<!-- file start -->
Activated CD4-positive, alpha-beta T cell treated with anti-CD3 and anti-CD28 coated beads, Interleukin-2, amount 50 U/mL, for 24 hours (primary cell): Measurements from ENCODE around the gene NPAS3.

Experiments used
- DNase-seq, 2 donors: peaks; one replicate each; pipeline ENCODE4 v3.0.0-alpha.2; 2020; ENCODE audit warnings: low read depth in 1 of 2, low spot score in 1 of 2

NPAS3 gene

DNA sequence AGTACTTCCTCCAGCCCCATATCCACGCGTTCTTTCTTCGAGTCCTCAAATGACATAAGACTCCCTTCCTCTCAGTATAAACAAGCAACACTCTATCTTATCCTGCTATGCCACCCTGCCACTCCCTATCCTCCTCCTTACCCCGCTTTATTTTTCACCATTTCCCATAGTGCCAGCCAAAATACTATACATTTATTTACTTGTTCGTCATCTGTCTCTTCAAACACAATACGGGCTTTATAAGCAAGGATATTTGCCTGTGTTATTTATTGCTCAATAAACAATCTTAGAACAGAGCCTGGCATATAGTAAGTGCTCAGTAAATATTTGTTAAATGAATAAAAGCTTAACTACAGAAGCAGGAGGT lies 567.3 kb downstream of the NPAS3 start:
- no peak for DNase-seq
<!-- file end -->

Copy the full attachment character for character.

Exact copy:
Activated CD4-positive, alpha-beta T cell treated with anti-CD3 and anti-CD28 coated beads, Interleukin-2, amount 50 U/mL, for 24 hours (primary cell): Measurements from ENCODE around the gene NPAS3.

Experiments used
- DNase-seq, 2 donors: peaks; one replicate each; pipeline ENCODE4 v3.0.0-alpha.2; 2020; ENCODE audit warnings: low read depth in 1 of 2, low spot score in 1 of 2

NPAS3 gene

DNA sequence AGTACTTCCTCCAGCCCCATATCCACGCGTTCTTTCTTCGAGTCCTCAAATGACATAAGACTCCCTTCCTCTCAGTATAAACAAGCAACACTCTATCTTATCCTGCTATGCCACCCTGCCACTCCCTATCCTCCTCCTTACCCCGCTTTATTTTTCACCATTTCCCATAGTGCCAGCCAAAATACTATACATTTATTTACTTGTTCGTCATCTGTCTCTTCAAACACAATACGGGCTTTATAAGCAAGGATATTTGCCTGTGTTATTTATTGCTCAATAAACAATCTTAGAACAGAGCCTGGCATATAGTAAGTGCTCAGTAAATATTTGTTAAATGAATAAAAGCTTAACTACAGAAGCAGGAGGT lies 567.3 kb downstream of the NPAS3 start:
- no peak for DNase-seq